Pass-through original keystroke if conditions not met?

Does anyone know how to pass-through a keystroke if the macro conditions are not met?

My case: I have a macro which is activated by either CMD+ENTER or CMD+R. Both are used extensively as defaults in other applications, so I restricted the macro to a specific IF condition. If the condition is false, I’d like to just “pass along” the keystroke to the system, as if Keyboard Maestro weren’t there.

I can’t find an obvious way to do this…

You could use the If Else action.
And then have the pass through in the else

Thanks Jimmy, I already have an IF ELSE action. I am asking what to put in the ELSE condition. As far as I am aware there is no pass-through action in KM. How would you make a pass-through that echoes either of the hotkey triggers?

FYI, I know the simulate keystroke action. However I need it (or something else) to echo the original keystroke rather than set it to a predefined one. Make sense?

Adding an image of the current flow. I'm interested to know about the ELSE condition.

The only good way to “pass through” a hot key is to not trigger it in the first place.

In this case, the solution is likely to use a Macro Group that is targeted at the application in question and thus the hot key will only be triggered in the desired application.

Once the hot key captures a keystroke you are on shaky ground as far as “passing it through”. You can try typing it, and Keyboard Maestro will try not to re-trigger the macro, but it can’t always avoid it. And even if it can, you can end up with keystrokes out of order.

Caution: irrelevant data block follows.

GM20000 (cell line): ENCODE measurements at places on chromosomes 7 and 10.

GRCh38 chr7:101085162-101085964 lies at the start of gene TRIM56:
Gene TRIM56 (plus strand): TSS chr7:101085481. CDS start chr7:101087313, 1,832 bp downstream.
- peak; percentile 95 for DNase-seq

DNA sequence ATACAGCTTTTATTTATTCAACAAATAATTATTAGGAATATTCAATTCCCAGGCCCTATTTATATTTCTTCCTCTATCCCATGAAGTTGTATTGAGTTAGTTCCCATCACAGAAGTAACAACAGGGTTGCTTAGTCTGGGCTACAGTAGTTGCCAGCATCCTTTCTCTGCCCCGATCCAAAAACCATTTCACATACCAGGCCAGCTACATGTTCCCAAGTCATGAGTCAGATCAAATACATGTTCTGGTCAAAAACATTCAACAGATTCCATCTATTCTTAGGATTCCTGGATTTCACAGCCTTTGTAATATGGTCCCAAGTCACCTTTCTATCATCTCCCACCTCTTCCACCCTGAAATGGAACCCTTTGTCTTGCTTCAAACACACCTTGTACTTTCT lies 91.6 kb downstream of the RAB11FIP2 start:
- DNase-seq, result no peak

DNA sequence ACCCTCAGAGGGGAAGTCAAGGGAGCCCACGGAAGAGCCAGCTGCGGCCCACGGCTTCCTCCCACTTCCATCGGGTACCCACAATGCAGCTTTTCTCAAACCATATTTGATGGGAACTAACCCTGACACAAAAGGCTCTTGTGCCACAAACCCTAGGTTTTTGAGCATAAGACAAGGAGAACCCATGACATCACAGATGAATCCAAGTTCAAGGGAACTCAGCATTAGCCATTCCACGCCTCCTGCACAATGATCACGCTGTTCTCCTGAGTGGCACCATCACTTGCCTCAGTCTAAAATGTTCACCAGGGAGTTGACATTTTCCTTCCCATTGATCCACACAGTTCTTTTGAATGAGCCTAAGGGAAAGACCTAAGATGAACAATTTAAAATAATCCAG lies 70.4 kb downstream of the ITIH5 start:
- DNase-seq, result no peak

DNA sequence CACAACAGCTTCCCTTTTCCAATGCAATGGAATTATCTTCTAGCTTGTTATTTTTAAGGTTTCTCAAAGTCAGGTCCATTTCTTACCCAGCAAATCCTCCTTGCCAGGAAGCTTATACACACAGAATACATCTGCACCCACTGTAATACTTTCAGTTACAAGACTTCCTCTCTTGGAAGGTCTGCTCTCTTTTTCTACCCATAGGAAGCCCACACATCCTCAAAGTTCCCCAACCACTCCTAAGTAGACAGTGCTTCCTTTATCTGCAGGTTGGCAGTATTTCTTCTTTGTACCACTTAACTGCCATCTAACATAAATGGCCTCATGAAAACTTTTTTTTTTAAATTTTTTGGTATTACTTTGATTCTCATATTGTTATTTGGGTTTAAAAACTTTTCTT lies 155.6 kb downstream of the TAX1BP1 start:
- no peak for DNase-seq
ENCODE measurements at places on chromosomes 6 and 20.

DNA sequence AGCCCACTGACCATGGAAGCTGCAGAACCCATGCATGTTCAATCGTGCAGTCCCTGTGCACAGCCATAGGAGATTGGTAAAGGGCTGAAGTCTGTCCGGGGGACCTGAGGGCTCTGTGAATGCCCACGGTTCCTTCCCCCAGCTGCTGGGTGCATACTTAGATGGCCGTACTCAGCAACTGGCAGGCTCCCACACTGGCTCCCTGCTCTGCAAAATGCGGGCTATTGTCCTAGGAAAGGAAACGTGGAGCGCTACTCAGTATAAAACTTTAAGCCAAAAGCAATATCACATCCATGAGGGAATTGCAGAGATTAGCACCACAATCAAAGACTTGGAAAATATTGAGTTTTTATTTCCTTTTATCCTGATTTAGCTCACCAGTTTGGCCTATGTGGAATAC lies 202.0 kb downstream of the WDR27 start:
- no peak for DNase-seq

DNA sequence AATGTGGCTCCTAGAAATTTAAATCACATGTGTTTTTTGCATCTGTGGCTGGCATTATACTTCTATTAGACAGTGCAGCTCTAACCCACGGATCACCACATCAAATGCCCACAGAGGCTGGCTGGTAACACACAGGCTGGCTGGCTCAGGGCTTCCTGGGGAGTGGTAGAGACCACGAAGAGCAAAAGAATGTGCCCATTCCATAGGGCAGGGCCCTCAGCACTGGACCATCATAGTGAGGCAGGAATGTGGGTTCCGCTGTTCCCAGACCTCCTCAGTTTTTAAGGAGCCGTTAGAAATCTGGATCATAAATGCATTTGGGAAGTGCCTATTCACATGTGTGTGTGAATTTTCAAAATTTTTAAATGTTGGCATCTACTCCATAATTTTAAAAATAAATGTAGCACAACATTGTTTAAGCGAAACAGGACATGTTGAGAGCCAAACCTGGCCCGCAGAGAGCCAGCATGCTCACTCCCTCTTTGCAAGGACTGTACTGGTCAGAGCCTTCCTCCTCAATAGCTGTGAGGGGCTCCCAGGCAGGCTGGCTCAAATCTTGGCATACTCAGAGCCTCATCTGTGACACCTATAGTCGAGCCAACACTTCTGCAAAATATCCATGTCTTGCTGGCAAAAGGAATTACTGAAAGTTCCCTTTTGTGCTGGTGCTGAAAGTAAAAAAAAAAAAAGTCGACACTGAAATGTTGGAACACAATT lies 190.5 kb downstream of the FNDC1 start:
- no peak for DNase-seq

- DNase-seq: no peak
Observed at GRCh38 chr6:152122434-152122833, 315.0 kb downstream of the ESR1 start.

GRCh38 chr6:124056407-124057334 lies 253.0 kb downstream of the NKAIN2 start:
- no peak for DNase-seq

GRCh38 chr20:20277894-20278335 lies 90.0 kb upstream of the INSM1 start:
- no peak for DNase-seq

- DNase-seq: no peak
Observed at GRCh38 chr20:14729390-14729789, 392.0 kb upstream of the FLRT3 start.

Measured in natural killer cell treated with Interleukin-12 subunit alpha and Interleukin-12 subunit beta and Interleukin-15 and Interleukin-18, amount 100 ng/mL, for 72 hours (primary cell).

1 Like

Thank you Peter. Makes sense! Didn’t even consider the possible re-triggering issue…

Peter - Can you go into more detail regarding when the re-triggering might be an issue?

The reason I ask is that I was wanting to do something similar. In Final Cut, the Escape key often doesn’t do what I think it should do. But I figured I couldn’t solve this with KM due to the re-triggering issue. But after reading this thread, I tried it, and it works for what I’m trying to do, at least for the first thing I wanted to fix. (Yay!)

Before I go on to try and correct all the places where the Escape isn’t used the way I want it to, I’d like to know what things might cause issues with re-triggering, so perhaps I can avoid them?


When Keyboard Maestro simulates a keystroke, it tries to disable matching hot key triggers. But because simulated keystrokes go into a queue and are processed at some point in the future, there is no real way to know when to re-enable the hot keys. So it becomes dependent on how fast your Mac and the target application are.

So if you do something like this:

  • Trigger on hot key X
  • If some condition
    • Do stuff
  • Else
    • Type Key: X

This will usually work, but often it will actually go around in circles a bunch of times first - triggering on X, typing the X, re-triggering on X, typing the X, etc until eventually the X gets through.

As such, it is much better if you can avoid this kind of thing, and as far as Keyboard Maestro is concerned, it is not well defined as to whether a typed keystroke will or will not trigger a hot key.

Better is to try to rework your macro like:

  • Trigger on hot key X
  • If some condition
    • Do stuff
  • Else
    • Do other stuff

For example, often it is a command key, and the “other stuff” can actually be an explicit Select Menu Item action.

1 Like

Thanks for the explanation. It helps me know what’s likely to work, and what’s not. And it also explains why things got strange when I tried to do something that you couldn’t possibly foresee. Yikes! But entertaining. :stuck_out_tongue: